CLUB LAW MANUAL
by Kenneth W Pain, Barrister
Members clubs have long enjoyed special status at law, notably in respect of the supply of alcohol to their members and guests. The Licensing Act 2003, with its focus on the licensing objectives, brings the statutory controls applying to members clubs further into line with those applying to other types of premises, but there remain very important concessions for clubs which meet certain conditions. Those conditions relate to the clubs rules on admission to membership, its good faith, the arrangements for the purchase and supply of alcohol and the management of the clubs finances. Qualifying clubs may seek a club premises certificate under the 2003 Act. The certificate authorises the club to supply alcohol to its members and, if the club wishes, to provide entertainments which fall within the Act.
Clubs already holding club registration certificates granted under the Licensing Act 1964 can take advantage of "grandfather rights" and apply, during the six months beginning on 7 February 2005, for the conversion of their certificates into club premises certificates under the new Act.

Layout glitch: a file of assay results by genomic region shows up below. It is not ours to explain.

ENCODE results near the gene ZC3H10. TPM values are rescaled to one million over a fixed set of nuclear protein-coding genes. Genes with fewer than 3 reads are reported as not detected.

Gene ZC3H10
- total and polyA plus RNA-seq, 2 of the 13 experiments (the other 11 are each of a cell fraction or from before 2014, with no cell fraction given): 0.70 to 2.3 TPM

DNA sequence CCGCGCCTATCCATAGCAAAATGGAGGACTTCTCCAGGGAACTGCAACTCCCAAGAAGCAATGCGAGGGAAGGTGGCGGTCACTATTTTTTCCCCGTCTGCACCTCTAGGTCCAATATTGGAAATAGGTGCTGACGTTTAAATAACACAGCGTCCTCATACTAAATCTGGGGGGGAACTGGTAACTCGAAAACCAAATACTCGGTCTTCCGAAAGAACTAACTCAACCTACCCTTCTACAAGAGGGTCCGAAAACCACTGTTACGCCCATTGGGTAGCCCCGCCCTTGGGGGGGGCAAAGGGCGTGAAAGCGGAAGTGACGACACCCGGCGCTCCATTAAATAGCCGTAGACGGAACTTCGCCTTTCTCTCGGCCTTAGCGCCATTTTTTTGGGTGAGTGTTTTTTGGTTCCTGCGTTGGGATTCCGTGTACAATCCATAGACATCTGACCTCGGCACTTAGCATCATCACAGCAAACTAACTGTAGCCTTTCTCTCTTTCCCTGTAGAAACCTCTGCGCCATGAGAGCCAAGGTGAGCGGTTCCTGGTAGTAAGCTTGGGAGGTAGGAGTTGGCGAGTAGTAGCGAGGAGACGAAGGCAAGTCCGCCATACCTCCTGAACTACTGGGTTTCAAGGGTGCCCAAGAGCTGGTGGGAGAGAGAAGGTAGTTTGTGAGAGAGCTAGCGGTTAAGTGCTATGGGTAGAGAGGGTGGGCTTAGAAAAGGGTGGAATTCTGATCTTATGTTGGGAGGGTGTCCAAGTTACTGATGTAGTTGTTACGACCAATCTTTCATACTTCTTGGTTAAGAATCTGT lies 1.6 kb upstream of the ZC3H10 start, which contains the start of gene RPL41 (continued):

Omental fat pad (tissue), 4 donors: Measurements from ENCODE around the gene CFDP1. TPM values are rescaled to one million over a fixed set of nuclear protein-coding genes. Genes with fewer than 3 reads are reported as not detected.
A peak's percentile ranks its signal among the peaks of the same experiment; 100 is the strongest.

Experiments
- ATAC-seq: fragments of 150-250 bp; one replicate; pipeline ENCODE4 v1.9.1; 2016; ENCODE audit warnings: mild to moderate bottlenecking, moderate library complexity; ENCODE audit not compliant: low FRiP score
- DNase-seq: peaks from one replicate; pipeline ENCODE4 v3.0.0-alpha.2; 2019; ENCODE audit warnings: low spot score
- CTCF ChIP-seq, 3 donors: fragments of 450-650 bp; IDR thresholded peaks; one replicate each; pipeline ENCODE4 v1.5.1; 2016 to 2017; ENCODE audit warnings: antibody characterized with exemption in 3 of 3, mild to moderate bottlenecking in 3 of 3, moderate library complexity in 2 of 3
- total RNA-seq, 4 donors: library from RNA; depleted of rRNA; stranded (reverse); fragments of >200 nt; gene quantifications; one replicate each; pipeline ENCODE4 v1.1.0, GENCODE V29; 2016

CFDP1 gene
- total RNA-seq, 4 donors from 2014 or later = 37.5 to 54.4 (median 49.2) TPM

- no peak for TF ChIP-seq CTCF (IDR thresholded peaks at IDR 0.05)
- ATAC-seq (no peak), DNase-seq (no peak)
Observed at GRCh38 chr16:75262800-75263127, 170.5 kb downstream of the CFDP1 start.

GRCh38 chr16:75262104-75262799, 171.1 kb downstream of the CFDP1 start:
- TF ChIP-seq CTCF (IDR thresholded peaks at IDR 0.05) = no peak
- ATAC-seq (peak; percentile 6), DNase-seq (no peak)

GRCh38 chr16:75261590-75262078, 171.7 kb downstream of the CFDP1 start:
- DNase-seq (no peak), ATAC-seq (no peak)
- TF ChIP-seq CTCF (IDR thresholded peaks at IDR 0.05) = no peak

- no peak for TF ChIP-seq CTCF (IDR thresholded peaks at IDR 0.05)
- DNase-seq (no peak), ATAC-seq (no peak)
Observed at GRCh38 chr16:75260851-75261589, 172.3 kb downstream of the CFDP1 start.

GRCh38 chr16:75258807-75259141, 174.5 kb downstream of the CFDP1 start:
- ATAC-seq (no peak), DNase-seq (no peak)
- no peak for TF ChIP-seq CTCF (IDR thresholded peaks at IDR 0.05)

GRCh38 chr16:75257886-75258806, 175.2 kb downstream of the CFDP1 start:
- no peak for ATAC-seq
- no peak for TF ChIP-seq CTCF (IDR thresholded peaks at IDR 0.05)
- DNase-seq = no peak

In this new short book, Club Law Manual, Kenneth Pain provides a guide not only to the new liquor licensing regime as it affects clubs, but also to matters such as employment, food hygiene, health and safety, public liability, and the relationships of officers and members with their clubs. The contents range from applying for a club premises certificate or to convert an existing certificate, through the statutory controls which apply to clubs, the club rules, temporary events, meetings, officers and trustees, entertainments, and much more besides. Forms, fees, and a template for drawing up a set of club rules are given in appendices. The full contents list is set out overleaf. While the book does not pretend to be exhaustive, the author is confident that most aspects of the law as it affects club management are touched upon.
Club Law Manual is intended to be of use to practitioners, the police and the relevant statutory authorities. It is hoped that it may be sufficiently readable to be of assistance also to those who run and manage clubs.